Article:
General Motors is removing some fuel-saving features from certain truck engines. The move isn’t by choice, but rather necessity. There’s a shortage of parts used to craft the automaker’s Active Fuel Management and Dynamic Fuel Management systems.

In a memo to dealership today, GM says it is pulling AFM and DFM from certain 5.3-liter V-8 truck engines, reports GM-Trucks. Both features rely heavily on semiconductors, which all automakers are running short on due a global shortage. Running out of options, GM is just scrapping the features to keep its truck plants in supply of engines. The engines are used on several variants of the Chevrolet Silverado and GMC Sierra.

GM will start building 5.3-liter’s without AFM today, while production of the 5.3-liter without DFM will commence on March 29th. Pickups built after these dates will lack these fuel-saving features, which GM will denote on the window sticker. Trucks not equipped with AFM or DFM will also see a modest $50 credit on the MSRP. Impacted trucks will also see modified EPA fuel economy ratings, though GM has not disclosed them.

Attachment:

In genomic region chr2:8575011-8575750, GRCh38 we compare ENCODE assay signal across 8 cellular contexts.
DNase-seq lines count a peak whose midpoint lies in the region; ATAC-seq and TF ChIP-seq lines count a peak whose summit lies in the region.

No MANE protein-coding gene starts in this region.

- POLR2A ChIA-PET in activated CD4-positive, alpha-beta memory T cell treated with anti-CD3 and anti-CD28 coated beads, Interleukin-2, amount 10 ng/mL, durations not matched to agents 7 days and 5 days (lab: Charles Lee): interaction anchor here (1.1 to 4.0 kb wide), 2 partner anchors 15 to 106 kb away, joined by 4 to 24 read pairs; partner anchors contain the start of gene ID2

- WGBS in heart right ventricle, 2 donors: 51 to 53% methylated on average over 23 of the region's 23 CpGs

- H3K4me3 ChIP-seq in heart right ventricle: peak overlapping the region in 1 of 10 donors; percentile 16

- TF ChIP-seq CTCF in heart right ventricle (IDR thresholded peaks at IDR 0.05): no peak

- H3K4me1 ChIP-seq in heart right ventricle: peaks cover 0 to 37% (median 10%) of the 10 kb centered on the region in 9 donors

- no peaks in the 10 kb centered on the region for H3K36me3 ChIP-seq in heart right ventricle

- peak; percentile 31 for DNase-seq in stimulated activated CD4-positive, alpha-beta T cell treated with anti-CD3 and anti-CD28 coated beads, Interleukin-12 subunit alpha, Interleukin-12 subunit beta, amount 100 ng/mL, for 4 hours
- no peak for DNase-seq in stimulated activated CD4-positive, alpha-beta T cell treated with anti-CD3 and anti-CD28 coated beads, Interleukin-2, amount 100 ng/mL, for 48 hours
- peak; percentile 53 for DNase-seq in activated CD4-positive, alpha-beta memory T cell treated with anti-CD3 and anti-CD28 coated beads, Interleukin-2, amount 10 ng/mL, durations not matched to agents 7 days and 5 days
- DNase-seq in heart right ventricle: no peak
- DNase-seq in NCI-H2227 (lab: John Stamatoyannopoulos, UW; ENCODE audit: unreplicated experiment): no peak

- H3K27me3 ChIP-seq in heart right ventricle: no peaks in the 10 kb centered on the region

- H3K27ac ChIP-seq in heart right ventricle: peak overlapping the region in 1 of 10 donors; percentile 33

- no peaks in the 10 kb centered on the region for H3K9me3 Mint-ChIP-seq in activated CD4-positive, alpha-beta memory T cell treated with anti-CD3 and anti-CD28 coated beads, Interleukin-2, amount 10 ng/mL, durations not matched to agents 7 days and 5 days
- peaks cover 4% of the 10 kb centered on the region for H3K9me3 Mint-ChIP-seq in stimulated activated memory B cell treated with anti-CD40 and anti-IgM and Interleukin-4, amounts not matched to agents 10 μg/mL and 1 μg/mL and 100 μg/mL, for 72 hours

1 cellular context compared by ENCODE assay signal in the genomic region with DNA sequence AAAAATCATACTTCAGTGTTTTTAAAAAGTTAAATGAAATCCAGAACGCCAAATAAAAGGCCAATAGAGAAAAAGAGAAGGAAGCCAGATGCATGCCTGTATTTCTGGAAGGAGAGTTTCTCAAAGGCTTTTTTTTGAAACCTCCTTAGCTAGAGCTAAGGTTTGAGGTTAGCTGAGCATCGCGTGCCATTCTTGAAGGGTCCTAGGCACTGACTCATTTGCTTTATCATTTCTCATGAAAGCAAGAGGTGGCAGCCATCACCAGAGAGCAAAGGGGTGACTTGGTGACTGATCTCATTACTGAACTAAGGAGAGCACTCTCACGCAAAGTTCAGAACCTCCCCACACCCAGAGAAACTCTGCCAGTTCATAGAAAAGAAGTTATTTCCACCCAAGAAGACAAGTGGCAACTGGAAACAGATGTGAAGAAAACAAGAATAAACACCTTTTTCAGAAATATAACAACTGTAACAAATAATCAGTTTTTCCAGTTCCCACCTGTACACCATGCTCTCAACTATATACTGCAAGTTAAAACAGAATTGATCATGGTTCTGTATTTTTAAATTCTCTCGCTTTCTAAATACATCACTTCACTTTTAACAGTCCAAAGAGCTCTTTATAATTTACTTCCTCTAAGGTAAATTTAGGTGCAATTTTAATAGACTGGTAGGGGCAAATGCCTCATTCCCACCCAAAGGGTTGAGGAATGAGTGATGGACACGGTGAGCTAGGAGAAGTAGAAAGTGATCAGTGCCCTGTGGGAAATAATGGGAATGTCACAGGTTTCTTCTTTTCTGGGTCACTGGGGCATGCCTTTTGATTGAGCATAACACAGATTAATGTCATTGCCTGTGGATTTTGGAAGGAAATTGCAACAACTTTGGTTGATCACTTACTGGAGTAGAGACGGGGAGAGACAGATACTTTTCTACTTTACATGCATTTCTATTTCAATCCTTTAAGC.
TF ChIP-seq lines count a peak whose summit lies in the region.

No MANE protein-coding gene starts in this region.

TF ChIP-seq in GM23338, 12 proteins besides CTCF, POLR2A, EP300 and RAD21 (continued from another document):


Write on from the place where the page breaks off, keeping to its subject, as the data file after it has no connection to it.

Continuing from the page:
AFM and DFM are similar in functionality. AFM allows the engine to run on half of its cylinders during light loads to conserve fuel. DFM is slightly more advanced in the sense it can shut off the fuel and spark to any number of cylinders based on load, meaning the engine can run on any number of cylinders. AFM has been widely deployed on GM trucks for a number of years, while DFM is been used more recently.

GM has had to idle several assembly plants due to the ongoing semiconductor shortage. The automaker has purposely idled plants that produce less popular models to maintain steady production of profit-inducing trucks and SUVs. Given the alternative would be to stop producing pickups equipped with the popular 5.3-liter V-8, this move comes as little surprise.

At this time GM does not have a date in which these engines will regain AFM and DFM functionality.